“Because I do not love him as I should have to love any man that I wanted to marry. I have tried it, because you wished it, but I cannot do it”

“What will mamma say?”

“I am thinking more, papa, of you,” she said putting her arm over his shoulder. “You have always been so good to me, and so kind!” Here his heart misgave him, for he felt that during the last week he had not been kind to her. “But you would not wish me to give myself to a man and then not to care for him.”

“No, my dear.”

“I couldn’t do it. I should fall down dead first. I have thought so much about it — for your sake; and have tried it with myself. I couldn’t do it”

“Is there anybody else, Mary?” As he asked the question he held her hand beneath his own on the desk, but he did not dare to look into her face. He had been told by his wife that there was somebody else; that the girl’s mind was running upon Mr. Surtees, because Mr. Surtees was a gentleman. He was thinking of Mr. Surtees, and certainly not of Reginald Morton.

To her the moment was very solemn and when the question was asked she felt that she could not tell her father a falsehood. She had gradually grown bold enough to assure herself that her heart was occupied with that man who had travelled with her to Cheltenham; and she felt that that feeling alone must keep her apart from any other love. And yet, as she had no hope, as she had assured herself that her love was a burden to be borne and could never become a source of enjoyment, why should her secret be wrested from her? What good would such a violation do? But she could not tell the falsehood, and therefore she held her tongue.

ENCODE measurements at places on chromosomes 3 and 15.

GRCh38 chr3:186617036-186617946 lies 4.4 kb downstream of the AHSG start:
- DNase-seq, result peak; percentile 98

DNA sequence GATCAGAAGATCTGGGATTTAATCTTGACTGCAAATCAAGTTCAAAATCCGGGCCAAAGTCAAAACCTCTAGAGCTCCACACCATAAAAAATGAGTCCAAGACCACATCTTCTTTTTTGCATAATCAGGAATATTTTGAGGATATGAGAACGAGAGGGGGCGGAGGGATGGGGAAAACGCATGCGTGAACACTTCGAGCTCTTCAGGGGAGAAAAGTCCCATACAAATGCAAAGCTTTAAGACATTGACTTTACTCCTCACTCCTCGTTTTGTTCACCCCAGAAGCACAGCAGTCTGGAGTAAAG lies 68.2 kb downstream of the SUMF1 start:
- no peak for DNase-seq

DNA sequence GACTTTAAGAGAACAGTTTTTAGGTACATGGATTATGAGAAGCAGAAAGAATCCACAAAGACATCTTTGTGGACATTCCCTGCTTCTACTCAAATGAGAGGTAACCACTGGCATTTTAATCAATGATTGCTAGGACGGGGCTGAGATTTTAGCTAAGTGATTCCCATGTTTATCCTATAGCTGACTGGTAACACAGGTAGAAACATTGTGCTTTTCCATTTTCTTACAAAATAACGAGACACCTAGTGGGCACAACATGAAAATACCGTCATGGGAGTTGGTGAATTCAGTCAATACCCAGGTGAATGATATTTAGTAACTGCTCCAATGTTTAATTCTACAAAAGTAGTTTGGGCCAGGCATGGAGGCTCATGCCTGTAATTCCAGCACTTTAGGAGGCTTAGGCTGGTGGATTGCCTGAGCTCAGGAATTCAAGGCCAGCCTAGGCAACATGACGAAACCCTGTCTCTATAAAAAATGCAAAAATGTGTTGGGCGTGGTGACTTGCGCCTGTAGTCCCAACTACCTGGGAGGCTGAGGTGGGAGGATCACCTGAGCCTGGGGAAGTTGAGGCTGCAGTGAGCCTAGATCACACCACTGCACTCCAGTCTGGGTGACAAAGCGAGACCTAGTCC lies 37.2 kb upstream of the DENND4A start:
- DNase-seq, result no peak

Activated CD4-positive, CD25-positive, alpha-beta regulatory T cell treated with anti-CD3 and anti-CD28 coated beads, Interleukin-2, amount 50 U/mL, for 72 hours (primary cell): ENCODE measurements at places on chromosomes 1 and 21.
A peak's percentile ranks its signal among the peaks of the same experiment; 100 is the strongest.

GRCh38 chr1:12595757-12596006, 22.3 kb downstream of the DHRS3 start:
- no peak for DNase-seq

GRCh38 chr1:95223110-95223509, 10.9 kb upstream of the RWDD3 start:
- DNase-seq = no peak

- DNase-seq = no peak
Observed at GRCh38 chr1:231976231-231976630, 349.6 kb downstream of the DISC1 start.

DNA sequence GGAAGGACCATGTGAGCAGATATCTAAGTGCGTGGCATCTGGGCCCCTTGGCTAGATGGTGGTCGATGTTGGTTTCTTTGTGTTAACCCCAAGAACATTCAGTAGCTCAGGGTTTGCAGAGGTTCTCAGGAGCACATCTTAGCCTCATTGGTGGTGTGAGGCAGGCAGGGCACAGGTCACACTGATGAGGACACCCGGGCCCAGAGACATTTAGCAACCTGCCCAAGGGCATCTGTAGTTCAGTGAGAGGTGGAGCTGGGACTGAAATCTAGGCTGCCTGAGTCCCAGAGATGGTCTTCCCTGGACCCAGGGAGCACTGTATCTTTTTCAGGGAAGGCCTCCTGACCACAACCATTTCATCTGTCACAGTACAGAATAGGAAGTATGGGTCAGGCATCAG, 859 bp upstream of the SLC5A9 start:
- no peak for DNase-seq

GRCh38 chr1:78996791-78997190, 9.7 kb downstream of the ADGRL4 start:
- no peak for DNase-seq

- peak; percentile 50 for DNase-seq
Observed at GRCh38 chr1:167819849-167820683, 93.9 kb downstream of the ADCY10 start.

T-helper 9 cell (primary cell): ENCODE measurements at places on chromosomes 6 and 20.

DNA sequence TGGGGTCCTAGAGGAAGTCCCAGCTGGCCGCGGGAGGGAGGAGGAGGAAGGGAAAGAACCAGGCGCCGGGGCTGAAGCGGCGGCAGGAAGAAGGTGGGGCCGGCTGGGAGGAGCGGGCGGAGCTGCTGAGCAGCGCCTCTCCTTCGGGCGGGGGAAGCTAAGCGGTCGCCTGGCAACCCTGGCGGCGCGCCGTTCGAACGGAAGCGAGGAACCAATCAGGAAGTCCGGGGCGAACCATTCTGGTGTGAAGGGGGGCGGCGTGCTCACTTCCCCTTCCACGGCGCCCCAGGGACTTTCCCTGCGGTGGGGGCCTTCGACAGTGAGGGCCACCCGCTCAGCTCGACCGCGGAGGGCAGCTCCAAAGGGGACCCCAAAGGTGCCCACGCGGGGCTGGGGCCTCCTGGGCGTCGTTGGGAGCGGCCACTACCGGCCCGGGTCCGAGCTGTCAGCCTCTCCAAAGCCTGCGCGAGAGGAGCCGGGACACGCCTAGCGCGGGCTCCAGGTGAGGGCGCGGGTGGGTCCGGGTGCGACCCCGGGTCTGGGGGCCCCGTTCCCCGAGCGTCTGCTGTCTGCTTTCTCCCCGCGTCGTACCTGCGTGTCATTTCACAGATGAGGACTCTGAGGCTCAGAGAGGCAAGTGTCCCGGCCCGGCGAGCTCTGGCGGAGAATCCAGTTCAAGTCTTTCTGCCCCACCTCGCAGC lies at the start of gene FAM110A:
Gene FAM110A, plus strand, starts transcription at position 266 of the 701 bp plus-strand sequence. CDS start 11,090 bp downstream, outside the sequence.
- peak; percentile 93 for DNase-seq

Gradually he looked up into her face, still keeping her hand pressed on the desk under his. It was his left hand that so guarded her, while she stood by his right shoulder. Then he gently wound his right arm round her waist and pressed her to him. “Mary,” he said, “if it is so, had you not better tell me?” But she was sure that she had better not mention that name even to him. It was impossible that she should mention it. She would have outraged to herself her own maiden modesty by doing so. “Is it,”— he asked very softly — “is it Surtees?”

“Oh no!” she said quickly, almost escaping from the grasp of his arm in her start.

Then he was absolutely at a loss. Beyond Mr. Surtees or Larry Twentyman he did not know what possible lover Dillsborough could have afforded. And yet the very rapidity of her answer when the curate’s name had been mentioned had convinced him that there was some other person — had increased the strength of that conviction which her silence had produced. “Have you nothing that you can tell me, Mary?”